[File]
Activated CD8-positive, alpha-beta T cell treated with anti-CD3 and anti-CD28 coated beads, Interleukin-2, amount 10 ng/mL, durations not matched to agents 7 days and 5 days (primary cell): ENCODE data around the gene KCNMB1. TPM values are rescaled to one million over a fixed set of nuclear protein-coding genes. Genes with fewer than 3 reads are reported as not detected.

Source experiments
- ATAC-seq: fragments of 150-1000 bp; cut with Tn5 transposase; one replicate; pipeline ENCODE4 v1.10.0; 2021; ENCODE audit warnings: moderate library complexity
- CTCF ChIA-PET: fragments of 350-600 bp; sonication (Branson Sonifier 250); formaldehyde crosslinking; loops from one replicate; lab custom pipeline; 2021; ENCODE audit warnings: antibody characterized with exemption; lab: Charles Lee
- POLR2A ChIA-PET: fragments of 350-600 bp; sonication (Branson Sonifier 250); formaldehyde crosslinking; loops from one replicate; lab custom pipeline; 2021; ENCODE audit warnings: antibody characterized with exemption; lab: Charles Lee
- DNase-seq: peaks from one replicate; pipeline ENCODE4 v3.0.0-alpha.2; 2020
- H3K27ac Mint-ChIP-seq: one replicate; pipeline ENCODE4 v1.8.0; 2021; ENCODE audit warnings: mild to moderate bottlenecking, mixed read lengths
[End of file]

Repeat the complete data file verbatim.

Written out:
Activated CD8-positive, alpha-beta T cell treated with anti-CD3 and anti-CD28 coated beads, Interleukin-2, amount 10 ng/mL, durations not matched to agents 7 days and 5 days (primary cell): ENCODE data around the gene KCNMB1. TPM values are rescaled to one million over a fixed set of nuclear protein-coding genes. Genes with fewer than 3 reads are reported as not detected.

Source experiments
- ATAC-seq: fragments of 150-1000 bp; cut with Tn5 transposase; one replicate; pipeline ENCODE4 v1.10.0; 2021; ENCODE audit warnings: moderate library complexity
- CTCF ChIA-PET: fragments of 350-600 bp; sonication (Branson Sonifier 250); formaldehyde crosslinking; loops from one replicate; lab custom pipeline; 2021; ENCODE audit warnings: antibody characterized with exemption; lab: Charles Lee
- POLR2A ChIA-PET: fragments of 350-600 bp; sonication (Branson Sonifier 250); formaldehyde crosslinking; loops from one replicate; lab custom pipeline; 2021; ENCODE audit warnings: antibody characterized with exemption; lab: Charles Lee
- DNase-seq: peaks from one replicate; pipeline ENCODE4 v3.0.0-alpha.2; 2020
- H3K27ac Mint-ChIP-seq: one replicate; pipeline ENCODE4 v1.8.0; 2021; ENCODE audit warnings: mild to moderate bottlenecking, mixed read lengths